The Scariest Thing About the New Sci-Fi Game Duskers? The Command Line
It came swarming through the vents. I’m not sure what “it” was, exactly—the camera feed on my drones didn’t produce a clear enough picture for me to tell. Whatever it was, it ate through my drones, one after another. I snapped my camera feed from one to the next, desperately trying to navigate at least one to the safety of the shuttle attached to the nearby airlock. I got the final one tantalizingly close to the door before the swarm got her. Slowly, I watched all my camera feeds die, and I was left with the silence of space.
This is Duskers: abstract, distant, and occasionally terrifying. Available now on PC, this game by Misfits Attic is space-faring strategy that casts the player as the lone survivor of some intergalactic cataclysm. You don’t know what happened, but you have some guesses, three drones, and a few days’ worth of fuel. Sitting in your vessel’s command deck, you can send your drones out to scavenge derelicts for fuel, technology, and information.
The smartest design choice in Duskers is also the one most likely to put players off, initially: the command-line interface. Heavily influenced by the low-tech blue-collar dystopia of science fiction like Alien, the world is rendered to you as a retro MS-DOS-type experience. Maps of derelicts make themselves known in wireframe blueprints, rooms and doors labeled with simple alphanumeric signifiers. You control everything via text, hastily typing in commands as you worry about what might be lurking beyond the next closed door. You can manually control your drones with basic keyboard controls, viewing the ships through their cameras, but they’re distorted and fuzzy views, liable to cut out entirely under duress.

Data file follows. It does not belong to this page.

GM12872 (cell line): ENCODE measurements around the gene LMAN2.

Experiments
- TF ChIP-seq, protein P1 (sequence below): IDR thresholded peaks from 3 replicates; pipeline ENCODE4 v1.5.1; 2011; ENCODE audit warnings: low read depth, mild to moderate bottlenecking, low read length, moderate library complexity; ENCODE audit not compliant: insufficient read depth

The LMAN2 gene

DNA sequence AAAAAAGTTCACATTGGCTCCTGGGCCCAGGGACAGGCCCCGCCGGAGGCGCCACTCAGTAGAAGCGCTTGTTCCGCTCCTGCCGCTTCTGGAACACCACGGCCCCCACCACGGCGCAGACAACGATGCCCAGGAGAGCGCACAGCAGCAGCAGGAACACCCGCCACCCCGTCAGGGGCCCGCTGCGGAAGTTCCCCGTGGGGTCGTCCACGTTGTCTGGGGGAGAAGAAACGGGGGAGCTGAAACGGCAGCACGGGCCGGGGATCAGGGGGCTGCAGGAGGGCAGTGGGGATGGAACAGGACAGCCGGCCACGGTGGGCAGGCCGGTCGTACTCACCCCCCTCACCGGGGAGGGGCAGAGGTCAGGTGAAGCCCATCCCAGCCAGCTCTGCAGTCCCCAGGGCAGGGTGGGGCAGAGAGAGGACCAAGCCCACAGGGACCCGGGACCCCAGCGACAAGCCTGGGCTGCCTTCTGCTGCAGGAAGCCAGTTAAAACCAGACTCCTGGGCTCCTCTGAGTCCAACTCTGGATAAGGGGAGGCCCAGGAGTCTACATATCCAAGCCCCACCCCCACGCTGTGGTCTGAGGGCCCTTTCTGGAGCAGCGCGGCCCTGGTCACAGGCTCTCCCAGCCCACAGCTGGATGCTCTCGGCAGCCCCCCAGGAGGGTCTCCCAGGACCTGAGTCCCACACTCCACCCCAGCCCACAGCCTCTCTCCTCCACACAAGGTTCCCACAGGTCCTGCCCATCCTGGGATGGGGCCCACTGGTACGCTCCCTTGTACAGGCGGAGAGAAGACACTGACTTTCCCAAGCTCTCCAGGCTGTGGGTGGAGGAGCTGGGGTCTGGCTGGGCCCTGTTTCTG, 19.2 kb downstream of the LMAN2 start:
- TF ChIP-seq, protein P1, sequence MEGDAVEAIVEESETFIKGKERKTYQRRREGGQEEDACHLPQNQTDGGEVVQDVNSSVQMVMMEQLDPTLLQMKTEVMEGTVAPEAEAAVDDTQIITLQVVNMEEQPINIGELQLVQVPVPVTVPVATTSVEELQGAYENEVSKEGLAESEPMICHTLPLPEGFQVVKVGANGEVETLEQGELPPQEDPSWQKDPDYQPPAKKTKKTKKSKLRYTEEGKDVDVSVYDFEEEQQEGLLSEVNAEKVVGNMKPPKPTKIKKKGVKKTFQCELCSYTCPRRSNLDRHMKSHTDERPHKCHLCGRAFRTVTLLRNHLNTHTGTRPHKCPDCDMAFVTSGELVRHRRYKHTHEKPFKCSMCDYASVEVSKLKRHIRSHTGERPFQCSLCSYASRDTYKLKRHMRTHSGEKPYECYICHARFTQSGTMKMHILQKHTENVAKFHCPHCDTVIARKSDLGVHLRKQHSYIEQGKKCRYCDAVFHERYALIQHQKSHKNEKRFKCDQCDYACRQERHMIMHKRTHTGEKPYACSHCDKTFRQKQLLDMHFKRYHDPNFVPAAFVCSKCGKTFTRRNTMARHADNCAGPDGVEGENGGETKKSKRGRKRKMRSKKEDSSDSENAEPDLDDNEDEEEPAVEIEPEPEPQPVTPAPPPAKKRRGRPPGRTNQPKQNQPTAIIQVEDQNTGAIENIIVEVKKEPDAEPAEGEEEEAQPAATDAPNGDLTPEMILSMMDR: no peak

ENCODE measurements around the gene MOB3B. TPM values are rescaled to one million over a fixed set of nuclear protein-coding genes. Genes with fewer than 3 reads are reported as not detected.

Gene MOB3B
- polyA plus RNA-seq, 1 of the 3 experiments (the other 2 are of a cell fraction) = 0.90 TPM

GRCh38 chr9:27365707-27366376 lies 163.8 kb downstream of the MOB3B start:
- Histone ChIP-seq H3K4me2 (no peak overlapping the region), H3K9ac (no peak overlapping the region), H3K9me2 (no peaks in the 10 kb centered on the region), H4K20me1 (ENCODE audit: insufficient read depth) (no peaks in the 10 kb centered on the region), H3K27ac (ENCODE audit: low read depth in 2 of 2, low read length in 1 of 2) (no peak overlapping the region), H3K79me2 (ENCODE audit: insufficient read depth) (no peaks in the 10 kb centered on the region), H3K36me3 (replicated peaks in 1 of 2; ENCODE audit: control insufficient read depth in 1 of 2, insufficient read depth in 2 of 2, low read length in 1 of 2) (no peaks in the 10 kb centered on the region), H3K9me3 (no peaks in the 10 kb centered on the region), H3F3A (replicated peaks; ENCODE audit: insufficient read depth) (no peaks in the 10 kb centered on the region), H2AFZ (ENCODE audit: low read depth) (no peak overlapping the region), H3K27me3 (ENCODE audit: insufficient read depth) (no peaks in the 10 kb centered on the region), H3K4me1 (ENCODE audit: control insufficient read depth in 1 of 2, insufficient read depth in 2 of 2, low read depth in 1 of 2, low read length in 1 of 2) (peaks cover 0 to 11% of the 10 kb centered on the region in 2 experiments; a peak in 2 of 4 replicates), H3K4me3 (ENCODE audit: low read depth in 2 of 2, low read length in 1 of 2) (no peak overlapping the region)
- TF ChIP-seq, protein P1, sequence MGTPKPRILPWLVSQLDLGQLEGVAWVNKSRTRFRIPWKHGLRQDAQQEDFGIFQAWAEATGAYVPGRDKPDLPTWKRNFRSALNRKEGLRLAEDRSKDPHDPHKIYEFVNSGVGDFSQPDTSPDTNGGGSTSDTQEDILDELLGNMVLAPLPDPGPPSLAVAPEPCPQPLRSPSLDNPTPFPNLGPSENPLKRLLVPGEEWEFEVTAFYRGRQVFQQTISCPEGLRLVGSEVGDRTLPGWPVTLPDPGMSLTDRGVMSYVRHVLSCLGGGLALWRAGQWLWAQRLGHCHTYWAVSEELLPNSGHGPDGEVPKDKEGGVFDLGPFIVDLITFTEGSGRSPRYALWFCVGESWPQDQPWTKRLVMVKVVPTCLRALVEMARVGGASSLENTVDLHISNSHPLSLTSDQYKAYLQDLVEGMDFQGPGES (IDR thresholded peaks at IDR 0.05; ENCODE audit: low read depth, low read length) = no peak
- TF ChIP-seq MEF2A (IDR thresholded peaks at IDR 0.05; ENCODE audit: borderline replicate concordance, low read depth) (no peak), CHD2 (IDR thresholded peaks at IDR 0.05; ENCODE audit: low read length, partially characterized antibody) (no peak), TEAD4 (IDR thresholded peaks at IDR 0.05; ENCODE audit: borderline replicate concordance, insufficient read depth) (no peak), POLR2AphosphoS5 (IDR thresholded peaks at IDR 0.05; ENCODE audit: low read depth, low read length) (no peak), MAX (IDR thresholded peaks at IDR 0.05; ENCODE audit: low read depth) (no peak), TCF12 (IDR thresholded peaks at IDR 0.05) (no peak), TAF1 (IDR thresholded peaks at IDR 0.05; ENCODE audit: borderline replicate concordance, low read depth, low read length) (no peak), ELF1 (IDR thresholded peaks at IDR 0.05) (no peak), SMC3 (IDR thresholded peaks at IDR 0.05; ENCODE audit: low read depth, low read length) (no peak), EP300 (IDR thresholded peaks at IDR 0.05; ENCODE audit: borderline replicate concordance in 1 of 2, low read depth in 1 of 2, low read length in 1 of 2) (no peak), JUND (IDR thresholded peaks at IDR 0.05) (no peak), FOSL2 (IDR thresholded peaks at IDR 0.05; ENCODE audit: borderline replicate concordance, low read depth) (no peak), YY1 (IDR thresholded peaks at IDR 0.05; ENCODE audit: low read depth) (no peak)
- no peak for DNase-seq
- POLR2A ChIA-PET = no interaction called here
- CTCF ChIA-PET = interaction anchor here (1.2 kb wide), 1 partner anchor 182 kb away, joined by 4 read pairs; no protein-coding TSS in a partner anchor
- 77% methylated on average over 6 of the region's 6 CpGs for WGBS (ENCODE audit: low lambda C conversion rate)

You never see the places you go in Duskers. You only see impressions in computerized static, outlines in haunted cathode greens, or the sharp red of scanned threats. It’s not the simplest interface to adjust to; you’ll end up using the help menu a lot at first. But the price of entry is well worth it. It trains you over time to pay attention to every input you receive, making monsters out of every shadow. You listen to every creak of every ship you encounter, trying to discern if the hum you hear is an alien menace or just the reactor.
The swarming things buzzed. I should have known better. I heard it, but I kept pushing on. The power generator I needed was in the room with the vent. What was I supposed to do? Duskers encourages the player forward with the tantalizing promise of resources, and just enough power to do something stupid with them. Your drones can be outfitted with a variety of useful commands, even some limited capability to fight back against the infestations in the galactic graveyard. You can herd unseen terrors, flush them out of airlocks, destroy them with onboard turrets and mines. It’s not enough to win, but it’s enough to survive.
The ships are randomly generated, and death is permanent, but the game softens those high difficulty elements through smart design. The information you gather, and the general difficulty of the game, stays constant no matter how many times you wipe. And even once you’ve got multiple playthroughs under your belt, the little moments of terror are still there: When a routine fuel run is interrupted by a line rupture, blasting radiation into a critical area of the ship. When something fast and incomprehensible surprises you, forcing you to scramble to remember commands under duress. When everything goes wrong, and you end up shuttling your best drones out of an airlock like a Viking funeral.
Duskers is an elemental science fiction story tied together with an interface that insists on holding you at a remove. It’s the distress signal jumping lightyears; the first, breathless moment of an airlock cycling open; the light of a flashlight meeting exposed wire and debris. A lone worker, at the edge of known space, wondering what the hell is going on, wishing it wasn’t your job to find out.
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